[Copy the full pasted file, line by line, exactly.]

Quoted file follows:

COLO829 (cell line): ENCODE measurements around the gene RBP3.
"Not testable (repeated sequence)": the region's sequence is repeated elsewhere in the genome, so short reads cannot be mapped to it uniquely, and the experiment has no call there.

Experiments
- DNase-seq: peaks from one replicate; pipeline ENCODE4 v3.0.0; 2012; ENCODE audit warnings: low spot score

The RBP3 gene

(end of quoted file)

COLO829 (cell line): ENCODE measurements around the gene RBP3.
"Not testable (repeated sequence)": the region's sequence is repeated elsewhere in the genome, so short reads cannot be mapped to it uniquely, and the experiment has no call there.

Experiments
- DNase-seq: peaks from one replicate; pipeline ENCODE4 v3.0.0; 2012; ENCODE audit warnings: low spot score

The RBP3 gene